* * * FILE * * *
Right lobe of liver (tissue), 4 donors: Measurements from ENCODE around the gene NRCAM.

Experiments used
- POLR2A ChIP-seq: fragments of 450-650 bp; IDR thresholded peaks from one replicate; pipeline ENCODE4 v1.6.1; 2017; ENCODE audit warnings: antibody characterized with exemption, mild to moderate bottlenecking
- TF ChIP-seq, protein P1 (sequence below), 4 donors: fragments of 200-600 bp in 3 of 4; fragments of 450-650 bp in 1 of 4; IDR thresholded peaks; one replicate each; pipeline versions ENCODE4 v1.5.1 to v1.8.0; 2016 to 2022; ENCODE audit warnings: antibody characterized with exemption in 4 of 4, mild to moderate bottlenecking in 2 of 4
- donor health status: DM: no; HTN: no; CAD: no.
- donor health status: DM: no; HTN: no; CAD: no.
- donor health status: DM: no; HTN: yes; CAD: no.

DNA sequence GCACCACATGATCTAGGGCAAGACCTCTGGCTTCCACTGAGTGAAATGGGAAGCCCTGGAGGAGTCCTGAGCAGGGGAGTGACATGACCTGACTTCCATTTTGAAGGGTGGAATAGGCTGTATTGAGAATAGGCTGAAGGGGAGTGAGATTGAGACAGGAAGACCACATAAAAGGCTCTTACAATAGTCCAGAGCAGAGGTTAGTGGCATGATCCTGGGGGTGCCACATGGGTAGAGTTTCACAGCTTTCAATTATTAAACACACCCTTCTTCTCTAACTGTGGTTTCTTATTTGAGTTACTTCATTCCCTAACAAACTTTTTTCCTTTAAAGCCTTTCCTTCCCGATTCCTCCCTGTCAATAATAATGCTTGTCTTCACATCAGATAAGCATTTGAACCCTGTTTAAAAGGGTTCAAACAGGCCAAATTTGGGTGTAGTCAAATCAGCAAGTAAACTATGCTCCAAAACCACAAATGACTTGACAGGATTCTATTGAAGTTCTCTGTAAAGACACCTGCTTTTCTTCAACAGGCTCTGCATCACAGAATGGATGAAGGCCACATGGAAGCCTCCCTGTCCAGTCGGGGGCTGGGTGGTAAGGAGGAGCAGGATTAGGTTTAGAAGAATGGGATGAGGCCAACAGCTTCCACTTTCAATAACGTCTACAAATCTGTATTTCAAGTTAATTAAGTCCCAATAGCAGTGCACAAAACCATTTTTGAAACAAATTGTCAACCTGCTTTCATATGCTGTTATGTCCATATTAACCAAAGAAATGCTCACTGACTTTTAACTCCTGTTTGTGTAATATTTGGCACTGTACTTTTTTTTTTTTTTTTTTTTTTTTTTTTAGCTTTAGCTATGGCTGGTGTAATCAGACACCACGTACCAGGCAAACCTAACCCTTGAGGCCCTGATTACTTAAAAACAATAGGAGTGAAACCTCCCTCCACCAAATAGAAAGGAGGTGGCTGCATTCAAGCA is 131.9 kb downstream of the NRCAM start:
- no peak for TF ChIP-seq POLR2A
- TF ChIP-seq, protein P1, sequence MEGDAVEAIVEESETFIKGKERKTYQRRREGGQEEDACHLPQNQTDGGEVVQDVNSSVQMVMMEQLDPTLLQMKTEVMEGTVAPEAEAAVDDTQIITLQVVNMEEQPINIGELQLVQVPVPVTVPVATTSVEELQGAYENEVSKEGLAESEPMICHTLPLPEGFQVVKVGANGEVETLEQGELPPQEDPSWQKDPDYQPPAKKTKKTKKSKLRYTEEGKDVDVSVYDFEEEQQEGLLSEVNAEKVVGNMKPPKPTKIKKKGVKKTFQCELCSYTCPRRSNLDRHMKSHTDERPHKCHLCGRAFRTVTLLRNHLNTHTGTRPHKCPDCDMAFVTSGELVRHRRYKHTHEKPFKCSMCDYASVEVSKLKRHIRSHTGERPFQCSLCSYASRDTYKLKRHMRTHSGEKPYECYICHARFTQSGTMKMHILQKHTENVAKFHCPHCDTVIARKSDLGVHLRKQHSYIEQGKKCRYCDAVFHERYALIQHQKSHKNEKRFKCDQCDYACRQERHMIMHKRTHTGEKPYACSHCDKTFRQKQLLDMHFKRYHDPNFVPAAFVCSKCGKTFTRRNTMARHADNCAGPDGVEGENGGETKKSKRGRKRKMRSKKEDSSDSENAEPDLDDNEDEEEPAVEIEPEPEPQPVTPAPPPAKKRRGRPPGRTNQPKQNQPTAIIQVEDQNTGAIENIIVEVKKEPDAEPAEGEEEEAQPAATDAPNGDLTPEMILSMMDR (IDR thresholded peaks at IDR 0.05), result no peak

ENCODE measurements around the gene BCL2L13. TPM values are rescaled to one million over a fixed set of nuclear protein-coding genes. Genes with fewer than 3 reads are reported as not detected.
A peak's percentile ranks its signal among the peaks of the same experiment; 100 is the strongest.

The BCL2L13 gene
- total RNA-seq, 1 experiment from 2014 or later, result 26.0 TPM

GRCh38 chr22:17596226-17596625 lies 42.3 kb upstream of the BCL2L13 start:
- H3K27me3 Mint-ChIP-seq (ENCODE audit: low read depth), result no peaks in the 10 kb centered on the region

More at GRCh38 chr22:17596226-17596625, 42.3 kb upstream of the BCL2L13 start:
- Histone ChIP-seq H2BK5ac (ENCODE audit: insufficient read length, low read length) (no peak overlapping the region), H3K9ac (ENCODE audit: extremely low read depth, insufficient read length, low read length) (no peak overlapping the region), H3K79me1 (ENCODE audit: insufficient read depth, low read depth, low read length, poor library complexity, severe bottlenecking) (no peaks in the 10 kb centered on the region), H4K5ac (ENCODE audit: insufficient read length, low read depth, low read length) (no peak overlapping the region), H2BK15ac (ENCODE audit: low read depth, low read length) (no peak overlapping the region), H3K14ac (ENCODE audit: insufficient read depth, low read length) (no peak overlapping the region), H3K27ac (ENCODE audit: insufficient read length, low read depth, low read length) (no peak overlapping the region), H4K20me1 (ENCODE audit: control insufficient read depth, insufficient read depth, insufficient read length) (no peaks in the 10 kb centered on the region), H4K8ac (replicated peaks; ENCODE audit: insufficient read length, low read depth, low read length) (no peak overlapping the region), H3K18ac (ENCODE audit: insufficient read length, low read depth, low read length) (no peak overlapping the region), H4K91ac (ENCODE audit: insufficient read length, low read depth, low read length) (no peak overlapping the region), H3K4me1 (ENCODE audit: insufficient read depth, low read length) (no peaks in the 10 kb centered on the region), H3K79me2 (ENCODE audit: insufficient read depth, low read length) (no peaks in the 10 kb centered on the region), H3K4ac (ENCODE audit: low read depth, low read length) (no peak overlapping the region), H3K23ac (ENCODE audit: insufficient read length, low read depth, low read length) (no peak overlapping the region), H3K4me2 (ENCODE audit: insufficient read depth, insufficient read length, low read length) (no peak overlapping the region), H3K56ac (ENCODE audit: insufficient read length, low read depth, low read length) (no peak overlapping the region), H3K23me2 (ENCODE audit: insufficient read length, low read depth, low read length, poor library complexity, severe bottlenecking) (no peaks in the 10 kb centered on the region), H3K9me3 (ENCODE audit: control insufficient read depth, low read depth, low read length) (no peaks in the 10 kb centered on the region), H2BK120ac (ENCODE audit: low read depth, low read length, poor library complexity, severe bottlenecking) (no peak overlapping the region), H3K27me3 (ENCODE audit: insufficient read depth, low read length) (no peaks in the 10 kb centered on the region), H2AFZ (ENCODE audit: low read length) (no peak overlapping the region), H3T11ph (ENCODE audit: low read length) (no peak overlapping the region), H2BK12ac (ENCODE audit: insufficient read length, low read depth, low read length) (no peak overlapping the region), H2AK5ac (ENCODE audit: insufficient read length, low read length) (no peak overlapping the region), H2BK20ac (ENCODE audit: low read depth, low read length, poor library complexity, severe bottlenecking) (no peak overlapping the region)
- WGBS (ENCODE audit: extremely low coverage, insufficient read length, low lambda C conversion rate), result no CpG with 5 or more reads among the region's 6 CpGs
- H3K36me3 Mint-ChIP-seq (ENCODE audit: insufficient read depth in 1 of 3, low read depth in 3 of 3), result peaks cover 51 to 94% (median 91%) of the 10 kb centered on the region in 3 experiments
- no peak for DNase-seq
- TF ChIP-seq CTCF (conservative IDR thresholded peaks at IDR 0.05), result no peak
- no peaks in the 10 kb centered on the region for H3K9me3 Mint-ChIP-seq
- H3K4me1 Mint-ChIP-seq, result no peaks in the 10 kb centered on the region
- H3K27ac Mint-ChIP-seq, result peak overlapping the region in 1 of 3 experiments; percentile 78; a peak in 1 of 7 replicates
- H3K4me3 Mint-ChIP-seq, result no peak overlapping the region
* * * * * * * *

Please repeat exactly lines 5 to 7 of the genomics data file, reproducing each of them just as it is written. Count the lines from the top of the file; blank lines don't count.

- donor health status: DM: no; HTN: no; CAD: no.
- donor health status: DM: no; HTN: no; CAD: no.
- donor health status: DM: no; HTN: yes; CAD: no.